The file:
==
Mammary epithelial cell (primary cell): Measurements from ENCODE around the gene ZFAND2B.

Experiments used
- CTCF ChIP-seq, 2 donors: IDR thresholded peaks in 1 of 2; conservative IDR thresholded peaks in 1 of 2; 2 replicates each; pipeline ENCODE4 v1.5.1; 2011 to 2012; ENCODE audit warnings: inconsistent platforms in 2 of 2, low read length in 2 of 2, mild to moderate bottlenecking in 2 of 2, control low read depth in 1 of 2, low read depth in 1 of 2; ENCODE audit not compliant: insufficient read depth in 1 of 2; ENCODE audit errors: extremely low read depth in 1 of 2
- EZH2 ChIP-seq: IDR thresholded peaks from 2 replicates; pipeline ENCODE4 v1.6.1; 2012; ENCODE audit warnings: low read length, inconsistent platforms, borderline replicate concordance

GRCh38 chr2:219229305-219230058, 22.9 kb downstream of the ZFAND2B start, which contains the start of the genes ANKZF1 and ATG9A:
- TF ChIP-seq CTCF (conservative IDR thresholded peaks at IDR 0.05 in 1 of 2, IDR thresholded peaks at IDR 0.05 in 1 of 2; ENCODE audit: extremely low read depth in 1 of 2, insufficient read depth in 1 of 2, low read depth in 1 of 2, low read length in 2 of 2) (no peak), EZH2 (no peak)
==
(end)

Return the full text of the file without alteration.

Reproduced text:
Mammary epithelial cell (primary cell): Measurements from ENCODE around the gene ZFAND2B.

Experiments used
- CTCF ChIP-seq, 2 donors: IDR thresholded peaks in 1 of 2; conservative IDR thresholded peaks in 1 of 2; 2 replicates each; pipeline ENCODE4 v1.5.1; 2011 to 2012; ENCODE audit warnings: inconsistent platforms in 2 of 2, low read length in 2 of 2, mild to moderate bottlenecking in 2 of 2, control low read depth in 1 of 2, low read depth in 1 of 2; ENCODE audit not compliant: insufficient read depth in 1 of 2; ENCODE audit errors: extremely low read depth in 1 of 2
- EZH2 ChIP-seq: IDR thresholded peaks from 2 replicates; pipeline ENCODE4 v1.6.1; 2012; ENCODE audit warnings: low read length, inconsistent platforms, borderline replicate concordance

GRCh38 chr2:219229305-219230058, 22.9 kb downstream of the ZFAND2B start, which contains the start of the genes ANKZF1 and ATG9A:
- TF ChIP-seq CTCF (conservative IDR thresholded peaks at IDR 0.05 in 1 of 2, IDR thresholded peaks at IDR 0.05 in 1 of 2; ENCODE audit: extremely low read depth in 1 of 2, insufficient read depth in 1 of 2, low read depth in 1 of 2, low read length in 2 of 2) (no peak), EZH2 (no peak)